But what really made the atmosphere at camp so enriching was the combined spirit of Jeff and Nancy’s goodwill. It’s something they’ve cultivated over years of providing Trail Magic, and we were the ones lucky enough to get to go backstage and learn some of their best-kept secrets.

The Magicians Behind the Magic

Jeff and Nancy, true trail angels, standing by their trail magic table laden with food

Jeff and Nancy Comstock have never hiked the Appalachian Trail, yet their legacy is rooted within the framework of what makes hiking it so special. They’re what’s known as "Trail Angels" – or stewards of the trail, whose mission it is to help people, particularly thru-hikers, by providing resources and protecting the landscape they inhabit.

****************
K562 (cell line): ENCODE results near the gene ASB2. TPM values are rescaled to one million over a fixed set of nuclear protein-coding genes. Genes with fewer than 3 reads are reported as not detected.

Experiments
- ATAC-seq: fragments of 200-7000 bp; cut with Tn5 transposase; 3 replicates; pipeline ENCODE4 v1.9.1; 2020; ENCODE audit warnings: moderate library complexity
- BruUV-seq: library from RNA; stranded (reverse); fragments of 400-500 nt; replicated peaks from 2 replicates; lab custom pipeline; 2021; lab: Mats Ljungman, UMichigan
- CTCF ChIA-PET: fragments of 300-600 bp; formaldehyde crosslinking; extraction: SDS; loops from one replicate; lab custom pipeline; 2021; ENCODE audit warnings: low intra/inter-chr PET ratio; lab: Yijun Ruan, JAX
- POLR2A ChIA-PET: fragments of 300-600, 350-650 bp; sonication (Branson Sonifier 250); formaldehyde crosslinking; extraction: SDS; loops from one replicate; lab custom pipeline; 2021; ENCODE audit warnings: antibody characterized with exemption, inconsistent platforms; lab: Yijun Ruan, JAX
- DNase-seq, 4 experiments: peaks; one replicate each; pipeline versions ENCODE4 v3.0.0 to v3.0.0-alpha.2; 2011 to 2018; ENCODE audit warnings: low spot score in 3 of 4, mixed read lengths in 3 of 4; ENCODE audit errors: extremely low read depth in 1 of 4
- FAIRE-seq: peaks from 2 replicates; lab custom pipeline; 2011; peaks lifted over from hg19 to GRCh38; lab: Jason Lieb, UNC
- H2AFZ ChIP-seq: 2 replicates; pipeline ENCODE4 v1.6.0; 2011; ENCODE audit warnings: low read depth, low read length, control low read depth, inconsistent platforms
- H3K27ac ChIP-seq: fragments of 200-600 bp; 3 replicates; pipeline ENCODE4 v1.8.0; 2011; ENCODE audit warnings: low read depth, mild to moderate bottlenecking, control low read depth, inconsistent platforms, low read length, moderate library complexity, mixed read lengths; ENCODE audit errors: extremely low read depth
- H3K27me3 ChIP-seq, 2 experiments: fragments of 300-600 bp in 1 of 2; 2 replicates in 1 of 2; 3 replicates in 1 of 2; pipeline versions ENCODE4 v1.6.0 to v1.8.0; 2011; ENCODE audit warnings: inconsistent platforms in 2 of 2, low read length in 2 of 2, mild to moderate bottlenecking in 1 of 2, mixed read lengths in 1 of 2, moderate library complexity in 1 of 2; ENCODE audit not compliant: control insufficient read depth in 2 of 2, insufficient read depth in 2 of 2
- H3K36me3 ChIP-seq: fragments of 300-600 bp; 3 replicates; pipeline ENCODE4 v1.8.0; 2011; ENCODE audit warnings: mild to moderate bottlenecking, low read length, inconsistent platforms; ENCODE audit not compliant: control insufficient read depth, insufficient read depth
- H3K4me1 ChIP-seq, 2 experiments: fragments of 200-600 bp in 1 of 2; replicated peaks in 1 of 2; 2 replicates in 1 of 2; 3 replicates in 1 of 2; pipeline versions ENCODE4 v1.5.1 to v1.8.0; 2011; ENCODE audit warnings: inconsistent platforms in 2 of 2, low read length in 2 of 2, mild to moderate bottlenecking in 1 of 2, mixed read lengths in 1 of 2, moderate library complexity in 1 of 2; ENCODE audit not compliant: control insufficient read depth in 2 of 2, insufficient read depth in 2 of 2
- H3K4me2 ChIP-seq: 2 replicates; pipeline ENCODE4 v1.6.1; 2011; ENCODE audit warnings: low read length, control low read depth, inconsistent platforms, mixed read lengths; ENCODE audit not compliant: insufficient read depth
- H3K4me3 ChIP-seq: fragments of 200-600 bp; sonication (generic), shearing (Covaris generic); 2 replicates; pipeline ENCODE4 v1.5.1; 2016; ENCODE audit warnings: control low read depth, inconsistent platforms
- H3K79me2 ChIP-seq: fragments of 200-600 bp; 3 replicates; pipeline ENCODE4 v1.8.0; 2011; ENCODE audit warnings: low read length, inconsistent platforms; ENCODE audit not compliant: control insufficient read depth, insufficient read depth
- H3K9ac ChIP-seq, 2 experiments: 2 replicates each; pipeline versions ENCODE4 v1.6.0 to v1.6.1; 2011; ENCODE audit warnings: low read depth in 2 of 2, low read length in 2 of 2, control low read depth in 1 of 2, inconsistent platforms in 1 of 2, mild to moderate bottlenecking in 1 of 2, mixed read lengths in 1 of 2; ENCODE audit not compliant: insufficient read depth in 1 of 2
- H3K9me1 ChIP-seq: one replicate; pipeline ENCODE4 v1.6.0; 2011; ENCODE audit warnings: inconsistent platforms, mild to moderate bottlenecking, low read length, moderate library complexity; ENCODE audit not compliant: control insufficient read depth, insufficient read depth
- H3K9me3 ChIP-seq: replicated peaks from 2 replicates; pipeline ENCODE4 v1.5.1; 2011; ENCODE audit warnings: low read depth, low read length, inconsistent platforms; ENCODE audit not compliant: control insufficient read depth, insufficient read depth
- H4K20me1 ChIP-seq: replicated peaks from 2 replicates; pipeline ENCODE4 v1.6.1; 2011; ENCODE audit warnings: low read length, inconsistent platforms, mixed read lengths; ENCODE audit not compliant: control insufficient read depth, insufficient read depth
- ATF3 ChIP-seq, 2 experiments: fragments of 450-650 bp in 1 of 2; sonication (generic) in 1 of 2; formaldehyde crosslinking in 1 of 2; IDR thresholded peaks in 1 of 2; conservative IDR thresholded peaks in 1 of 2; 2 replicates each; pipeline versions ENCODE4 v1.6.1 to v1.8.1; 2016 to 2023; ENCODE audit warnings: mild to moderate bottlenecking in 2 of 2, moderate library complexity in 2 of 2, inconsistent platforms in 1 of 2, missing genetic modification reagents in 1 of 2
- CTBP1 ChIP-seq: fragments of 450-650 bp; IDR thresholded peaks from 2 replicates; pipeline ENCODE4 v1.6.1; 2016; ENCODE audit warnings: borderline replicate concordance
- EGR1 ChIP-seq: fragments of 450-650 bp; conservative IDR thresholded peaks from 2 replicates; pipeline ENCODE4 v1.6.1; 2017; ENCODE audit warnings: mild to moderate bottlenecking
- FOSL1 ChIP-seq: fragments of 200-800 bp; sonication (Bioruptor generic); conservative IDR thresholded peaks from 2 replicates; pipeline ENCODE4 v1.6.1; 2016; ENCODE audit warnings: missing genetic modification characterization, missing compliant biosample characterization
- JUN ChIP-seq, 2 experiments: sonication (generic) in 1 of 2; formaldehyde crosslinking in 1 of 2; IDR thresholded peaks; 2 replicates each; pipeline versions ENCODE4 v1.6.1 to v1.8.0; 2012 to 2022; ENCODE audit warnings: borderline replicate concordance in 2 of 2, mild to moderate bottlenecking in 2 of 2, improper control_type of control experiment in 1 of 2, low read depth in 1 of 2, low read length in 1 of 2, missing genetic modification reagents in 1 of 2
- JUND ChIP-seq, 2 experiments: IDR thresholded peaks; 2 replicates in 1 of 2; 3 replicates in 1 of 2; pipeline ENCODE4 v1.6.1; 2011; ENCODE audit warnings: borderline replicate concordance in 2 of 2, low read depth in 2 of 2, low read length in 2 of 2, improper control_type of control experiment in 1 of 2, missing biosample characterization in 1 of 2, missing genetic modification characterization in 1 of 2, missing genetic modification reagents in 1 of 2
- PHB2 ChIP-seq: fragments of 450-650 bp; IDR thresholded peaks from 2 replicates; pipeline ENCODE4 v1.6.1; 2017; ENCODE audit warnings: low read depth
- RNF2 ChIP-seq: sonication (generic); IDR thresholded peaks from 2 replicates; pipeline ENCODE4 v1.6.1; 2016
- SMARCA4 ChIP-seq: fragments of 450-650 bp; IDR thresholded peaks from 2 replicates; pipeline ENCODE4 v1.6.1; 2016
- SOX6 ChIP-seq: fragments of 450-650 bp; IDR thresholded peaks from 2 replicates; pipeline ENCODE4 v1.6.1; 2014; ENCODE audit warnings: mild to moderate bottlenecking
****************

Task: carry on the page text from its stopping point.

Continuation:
Residents of Burlington, VT, Jeff and Nancy find time each year to escape the lakeside and venture south towards Killington to host their annual Trail Magic event. For years, they’ve camped near the AT to provide Trail Magic for thru-hikers coming from Rutland (Nobo) and New Hampshire (Sobo).

This is where our team set up shop – nestled within the whispering woods of eastern Vermont’s dense wilderness, surrounded by luscious greenery and a bustling trail-side creek.

A section hiker pulling on a new pair of darn tough hiking socks

We brought a few extra chairs, a small camp table, and two bags filled with Darn Tough socks for the thru-hikers we planned on meeting. Jeff and Nancy camped in this exact spot the night before and anticipated a busy day as word on the trail spread that something magical nearby was brewing.